THE IDEA OF postponing the next income tax cut is gathering momentum in Congress. The first reduction in the income tax rates went into effect at the beginning of this month, and the next one is scheduled for July 1. Why not put it off, some senators ask, for three months?
Why not? Because it's several kinds of a bad move. Postponement might save $8 billion--not an insignificant amount, but small in relation to the requirements that are now looming ahead. The administration says that it needs $16 billion in either additional spending cuts or additional revenue to bring its deficit down to target by next September. A more realistic figure, based on a more realistic forecast of the economy, would be in the range of $35 billion. To judge from the comments of the Senate Republicans, let alone the House Democrats, it's unlikely that more than about $5 billion can be extracted from spending in 1982. That's why it's now urgent to find more revenue.
There's also a question of basic fairness. By next summer, the shift in the pattern of taxation will be apparent even to people who do not generally pay much attention to it. The corporate income tax has been very nearly abolished. The same thing is true of the inheritance tax. The top tax rate is down from 70 percent to 50 percent, with corresponding reductions in the capital gains tax. The postponed cuts would be those that would have mainly benefited taxpayers in the middle-income range. They might indeed resent that. It would be astonishing if they did not.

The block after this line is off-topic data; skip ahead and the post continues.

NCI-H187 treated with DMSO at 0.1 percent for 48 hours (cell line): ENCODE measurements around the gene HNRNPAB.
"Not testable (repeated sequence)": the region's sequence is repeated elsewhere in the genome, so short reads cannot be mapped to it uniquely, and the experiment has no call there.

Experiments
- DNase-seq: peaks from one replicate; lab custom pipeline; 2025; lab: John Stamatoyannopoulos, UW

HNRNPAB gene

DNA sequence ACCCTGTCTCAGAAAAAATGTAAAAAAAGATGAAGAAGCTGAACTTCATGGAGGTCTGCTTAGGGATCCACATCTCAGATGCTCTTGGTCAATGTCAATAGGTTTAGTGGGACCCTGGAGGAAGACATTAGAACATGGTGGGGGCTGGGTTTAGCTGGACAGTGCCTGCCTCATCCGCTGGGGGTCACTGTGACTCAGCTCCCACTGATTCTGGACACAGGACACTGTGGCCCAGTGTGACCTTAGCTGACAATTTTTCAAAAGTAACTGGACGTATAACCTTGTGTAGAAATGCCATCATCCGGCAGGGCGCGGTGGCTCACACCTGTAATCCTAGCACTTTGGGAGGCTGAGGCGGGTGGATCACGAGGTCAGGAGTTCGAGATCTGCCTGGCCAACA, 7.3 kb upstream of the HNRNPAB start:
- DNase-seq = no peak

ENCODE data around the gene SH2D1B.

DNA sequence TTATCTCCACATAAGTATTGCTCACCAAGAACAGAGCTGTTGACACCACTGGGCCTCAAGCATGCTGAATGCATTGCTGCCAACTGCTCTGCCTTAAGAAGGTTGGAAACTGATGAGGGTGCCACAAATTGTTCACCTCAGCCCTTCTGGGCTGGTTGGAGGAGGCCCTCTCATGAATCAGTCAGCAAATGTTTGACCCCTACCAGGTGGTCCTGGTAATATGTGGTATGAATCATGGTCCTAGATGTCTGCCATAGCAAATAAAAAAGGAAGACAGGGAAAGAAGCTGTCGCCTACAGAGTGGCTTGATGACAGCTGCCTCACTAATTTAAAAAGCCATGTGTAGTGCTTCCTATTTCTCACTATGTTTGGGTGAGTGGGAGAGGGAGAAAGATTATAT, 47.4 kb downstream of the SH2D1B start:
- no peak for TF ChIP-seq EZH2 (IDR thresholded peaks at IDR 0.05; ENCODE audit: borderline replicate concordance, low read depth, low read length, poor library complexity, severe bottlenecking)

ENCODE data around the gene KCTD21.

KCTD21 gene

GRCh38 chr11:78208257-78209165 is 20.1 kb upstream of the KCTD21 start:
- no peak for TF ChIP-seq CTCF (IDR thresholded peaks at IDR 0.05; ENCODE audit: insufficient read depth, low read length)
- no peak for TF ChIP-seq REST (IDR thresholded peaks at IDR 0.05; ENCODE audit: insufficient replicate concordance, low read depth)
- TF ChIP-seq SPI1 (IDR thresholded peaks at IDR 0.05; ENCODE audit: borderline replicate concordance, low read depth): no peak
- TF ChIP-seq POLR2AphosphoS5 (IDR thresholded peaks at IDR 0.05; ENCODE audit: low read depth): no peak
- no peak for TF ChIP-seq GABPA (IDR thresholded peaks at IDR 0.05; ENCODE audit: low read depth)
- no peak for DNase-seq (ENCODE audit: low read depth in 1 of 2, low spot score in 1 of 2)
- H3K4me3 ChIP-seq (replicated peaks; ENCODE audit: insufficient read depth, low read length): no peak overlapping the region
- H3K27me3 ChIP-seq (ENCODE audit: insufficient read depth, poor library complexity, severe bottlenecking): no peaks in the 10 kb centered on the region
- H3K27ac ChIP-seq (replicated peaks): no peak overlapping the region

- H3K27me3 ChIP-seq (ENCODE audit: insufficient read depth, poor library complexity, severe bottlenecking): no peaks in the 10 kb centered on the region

Congress needs to start thinking seriously about the broad tax increase that is becoming inescapable, if deficits are not to fly altogether out of control. Ideally, it is the personal income tax--the broadest and most equitable of all American taxes--that ought to be raised. But neither the administration nor Congress is likely to turn around so fast. Second best would be stiff excise taxes on natural gas, oil and gasoline. They could raise money in the amounts now necessary, and at the same time give the country another useful push toward energy conservation.
The talk about postponing that July rate cut for three months suggests that much of Congress still thinks that it can close the revenue gap by minor fixing, fiddling and procrastination. The gap is far beyond that kind of remedy, and it is getting steadily wider.